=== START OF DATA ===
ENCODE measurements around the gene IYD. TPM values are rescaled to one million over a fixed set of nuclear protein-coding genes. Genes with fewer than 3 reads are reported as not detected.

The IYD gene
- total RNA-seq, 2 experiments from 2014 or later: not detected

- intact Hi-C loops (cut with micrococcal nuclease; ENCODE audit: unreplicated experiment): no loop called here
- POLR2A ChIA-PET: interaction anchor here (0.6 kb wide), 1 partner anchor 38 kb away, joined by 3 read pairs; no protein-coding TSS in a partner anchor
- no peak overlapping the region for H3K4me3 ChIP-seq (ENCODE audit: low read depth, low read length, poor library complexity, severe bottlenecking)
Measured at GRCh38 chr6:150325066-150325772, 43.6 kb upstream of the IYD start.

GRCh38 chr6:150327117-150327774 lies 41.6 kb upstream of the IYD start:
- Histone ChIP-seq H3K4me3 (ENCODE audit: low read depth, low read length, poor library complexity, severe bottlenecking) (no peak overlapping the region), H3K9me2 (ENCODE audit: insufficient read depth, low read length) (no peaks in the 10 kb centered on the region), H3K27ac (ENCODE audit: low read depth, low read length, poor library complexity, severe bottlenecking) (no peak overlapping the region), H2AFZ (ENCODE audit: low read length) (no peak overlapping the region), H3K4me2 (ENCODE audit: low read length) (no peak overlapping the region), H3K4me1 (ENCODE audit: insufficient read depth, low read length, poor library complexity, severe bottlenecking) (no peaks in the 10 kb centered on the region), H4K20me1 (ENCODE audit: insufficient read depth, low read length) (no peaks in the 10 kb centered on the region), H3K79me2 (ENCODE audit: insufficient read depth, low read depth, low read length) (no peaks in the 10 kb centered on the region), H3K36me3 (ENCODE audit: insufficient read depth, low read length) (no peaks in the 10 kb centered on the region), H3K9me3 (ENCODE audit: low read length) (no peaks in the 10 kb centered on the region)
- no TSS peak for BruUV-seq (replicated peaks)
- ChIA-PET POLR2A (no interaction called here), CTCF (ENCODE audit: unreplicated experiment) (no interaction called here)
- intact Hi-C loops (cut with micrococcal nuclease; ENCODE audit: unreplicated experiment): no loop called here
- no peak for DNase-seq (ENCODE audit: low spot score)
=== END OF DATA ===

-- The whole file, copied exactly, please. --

ENCODE measurements around the gene IYD. TPM values are rescaled to one million over a fixed set of nuclear protein-coding genes. Genes with fewer than 3 reads are reported as not detected.

The IYD gene
- total RNA-seq, 2 experiments from 2014 or later: not detected

- intact Hi-C loops (cut with micrococcal nuclease; ENCODE audit: unreplicated experiment): no loop called here
- POLR2A ChIA-PET: interaction anchor here (0.6 kb wide), 1 partner anchor 38 kb away, joined by 3 read pairs; no protein-coding TSS in a partner anchor
- no peak overlapping the region for H3K4me3 ChIP-seq (ENCODE audit: low read depth, low read length, poor library complexity, severe bottlenecking)
Measured at GRCh38 chr6:150325066-150325772, 43.6 kb upstream of the IYD start.

GRCh38 chr6:150327117-150327774 lies 41.6 kb upstream of the IYD start:
- Histone ChIP-seq H3K4me3 (ENCODE audit: low read depth, low read length, poor library complexity, severe bottlenecking) (no peak overlapping the region), H3K9me2 (ENCODE audit: insufficient read depth, low read length) (no peaks in the 10 kb centered on the region), H3K27ac (ENCODE audit: low read depth, low read length, poor library complexity, severe bottlenecking) (no peak overlapping the region), H2AFZ (ENCODE audit: low read length) (no peak overlapping the region), H3K4me2 (ENCODE audit: low read length) (no peak overlapping the region), H3K4me1 (ENCODE audit: insufficient read depth, low read length, poor library complexity, severe bottlenecking) (no peaks in the 10 kb centered on the region), H4K20me1 (ENCODE audit: insufficient read depth, low read length) (no peaks in the 10 kb centered on the region), H3K79me2 (ENCODE audit: insufficient read depth, low read depth, low read length) (no peaks in the 10 kb centered on the region), H3K36me3 (ENCODE audit: insufficient read depth, low read length) (no peaks in the 10 kb centered on the region), H3K9me3 (ENCODE audit: low read length) (no peaks in the 10 kb centered on the region)
- no TSS peak for BruUV-seq (replicated peaks)
- ChIA-PET POLR2A (no interaction called here), CTCF (ENCODE audit: unreplicated experiment) (no interaction called here)
- intact Hi-C loops (cut with micrococcal nuclease; ENCODE audit: unreplicated experiment): no loop called here
- no peak for DNase-seq (ENCODE audit: low spot score)